- The Enterprise
- The Recorder
In 2012 car accidents are no longer the leading cause of accidental deaths in the United States; drug overdoses are. This should be a wake-up call. The prescription painkiller epidemic needs to get under control before it is too late.
In recent years generic oxycodone pills and other opiates have become tamper proof. They cannot be crushed and snorted or used for intravenous injections. Why haven’t all prescription drugs been made tamper proof?
I have experienced the hardships and heartbreak of prescription drug abuse firsthand and enough is enough. It’s sad to realize that pretty much everyone knows someone who abuses prescription drugs. More people die from painkiller overdoses than heroin and cocaine combined. From 1999 until now accidental overdoses are up more than 90 percent.
I am finally seeing commercials warning the general public of the dangers of prescription drugs, but I feel it is too little too late. We need to take drastic action. This epidemic is affecting everyone. There needs to be a national database monitoring painkiller prescriptions. Heroin addicts are on the rise in the United States. Addicts turn to heroin when they cannot afford oxycodone anymore. Heroin and oxycodone are basically interchangeable except heroin is a lot cheaper and more potent but the effects are similar.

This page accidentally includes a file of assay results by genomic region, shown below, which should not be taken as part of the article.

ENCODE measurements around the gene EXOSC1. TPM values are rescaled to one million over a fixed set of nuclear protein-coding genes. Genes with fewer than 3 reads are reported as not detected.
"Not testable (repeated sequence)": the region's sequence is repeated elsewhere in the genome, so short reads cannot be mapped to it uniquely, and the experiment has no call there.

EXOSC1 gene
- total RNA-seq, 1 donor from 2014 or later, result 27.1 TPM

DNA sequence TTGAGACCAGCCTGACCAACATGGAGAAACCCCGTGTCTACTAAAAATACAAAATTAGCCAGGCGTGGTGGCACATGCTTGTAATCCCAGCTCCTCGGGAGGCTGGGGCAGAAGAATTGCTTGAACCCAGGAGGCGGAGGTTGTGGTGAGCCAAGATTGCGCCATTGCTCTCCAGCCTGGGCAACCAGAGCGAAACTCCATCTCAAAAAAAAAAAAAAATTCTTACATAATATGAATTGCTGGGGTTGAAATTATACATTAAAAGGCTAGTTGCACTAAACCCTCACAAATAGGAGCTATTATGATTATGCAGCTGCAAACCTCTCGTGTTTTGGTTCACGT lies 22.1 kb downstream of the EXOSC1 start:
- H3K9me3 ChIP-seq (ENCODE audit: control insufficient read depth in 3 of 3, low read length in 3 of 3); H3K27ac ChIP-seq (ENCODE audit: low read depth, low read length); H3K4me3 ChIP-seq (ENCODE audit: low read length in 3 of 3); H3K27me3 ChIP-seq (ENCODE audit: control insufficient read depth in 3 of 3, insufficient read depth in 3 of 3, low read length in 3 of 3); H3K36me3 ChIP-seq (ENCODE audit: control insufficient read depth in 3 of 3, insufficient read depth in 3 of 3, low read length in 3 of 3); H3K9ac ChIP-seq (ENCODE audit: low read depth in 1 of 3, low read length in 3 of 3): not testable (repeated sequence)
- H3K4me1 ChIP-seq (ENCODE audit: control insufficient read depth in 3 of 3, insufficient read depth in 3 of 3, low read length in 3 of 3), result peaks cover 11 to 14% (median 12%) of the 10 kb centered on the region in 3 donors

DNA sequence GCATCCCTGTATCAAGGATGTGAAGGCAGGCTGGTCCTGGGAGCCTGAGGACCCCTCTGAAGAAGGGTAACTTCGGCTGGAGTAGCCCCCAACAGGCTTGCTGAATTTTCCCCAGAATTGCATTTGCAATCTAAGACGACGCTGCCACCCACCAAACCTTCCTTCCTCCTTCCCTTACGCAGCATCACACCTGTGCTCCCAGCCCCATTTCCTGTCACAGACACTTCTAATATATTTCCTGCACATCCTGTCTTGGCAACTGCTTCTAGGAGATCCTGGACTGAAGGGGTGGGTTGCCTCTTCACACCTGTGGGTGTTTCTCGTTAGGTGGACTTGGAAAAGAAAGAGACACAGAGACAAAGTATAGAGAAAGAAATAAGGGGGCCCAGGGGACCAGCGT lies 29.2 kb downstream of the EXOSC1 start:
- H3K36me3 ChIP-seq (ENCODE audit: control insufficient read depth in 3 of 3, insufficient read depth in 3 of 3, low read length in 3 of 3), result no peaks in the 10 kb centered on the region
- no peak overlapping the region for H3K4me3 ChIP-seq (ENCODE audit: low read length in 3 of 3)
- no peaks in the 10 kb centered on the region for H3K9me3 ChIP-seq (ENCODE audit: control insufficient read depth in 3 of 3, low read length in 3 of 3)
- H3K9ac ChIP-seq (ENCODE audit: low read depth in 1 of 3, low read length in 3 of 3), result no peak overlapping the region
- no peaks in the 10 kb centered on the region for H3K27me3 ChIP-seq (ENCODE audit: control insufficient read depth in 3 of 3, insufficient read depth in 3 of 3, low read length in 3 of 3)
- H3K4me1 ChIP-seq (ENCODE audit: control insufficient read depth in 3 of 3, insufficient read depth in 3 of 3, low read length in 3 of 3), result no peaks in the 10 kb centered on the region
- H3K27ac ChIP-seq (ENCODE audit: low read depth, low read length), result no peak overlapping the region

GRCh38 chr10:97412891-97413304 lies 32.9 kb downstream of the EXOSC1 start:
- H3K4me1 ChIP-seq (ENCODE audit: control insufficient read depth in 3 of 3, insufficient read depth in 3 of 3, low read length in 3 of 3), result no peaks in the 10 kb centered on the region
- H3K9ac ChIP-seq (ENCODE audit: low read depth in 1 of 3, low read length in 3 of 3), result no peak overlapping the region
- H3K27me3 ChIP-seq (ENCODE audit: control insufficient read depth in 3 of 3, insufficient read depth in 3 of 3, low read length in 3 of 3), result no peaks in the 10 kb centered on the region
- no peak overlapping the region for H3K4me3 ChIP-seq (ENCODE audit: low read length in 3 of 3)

I am not saying we should cease all oxycodone prescriptions but we need to have a more formal way of prescribing narcotics to patients. The United States and New Zealand are the only two countries where advertising prescription drugs is legal.
We have to change our mentality. There is a drug for everything. You have anxiety take this, you can’t focus take that, you can’t fall asleep take this. Unintentionally an epidemic of mass proportions has been created and we need to backtrack and fix our mistakes.
I propose we open more rehabilitation clinics where people can go for help. Addiction recovery is a long-term battle that many will struggle with for the rest of their lives. They need to have support and motivation to stay sober. Rehab clinics would provide this. More rehab clinics would also help with the influx of addicts.
Also doctors need to be better informed about the drugs they are prescribing. The pharmaceutical companies are the backbone of this epidemic. Everyone involved needs to be held accountable.
Why hasn’t this dilemma been brought to the national level? It’s sad to see such destruction in young adult’s lives yet not a single politician or celebrity is stepping forward to spread the word on the dangers of prescription drugs. We need to act now before more people walk down the dark path of painkiller addiction. I think we need to incorporate drug education for prescription drugs into children’s drug programs.
I don’t want to see another person close to me fall into the unrelenting hands of painkiller addiction. With everyone’s help and dedication we can reverse the tides of this epidemic and spread the word so future generations are saved.
Ben Aud, Lexington Park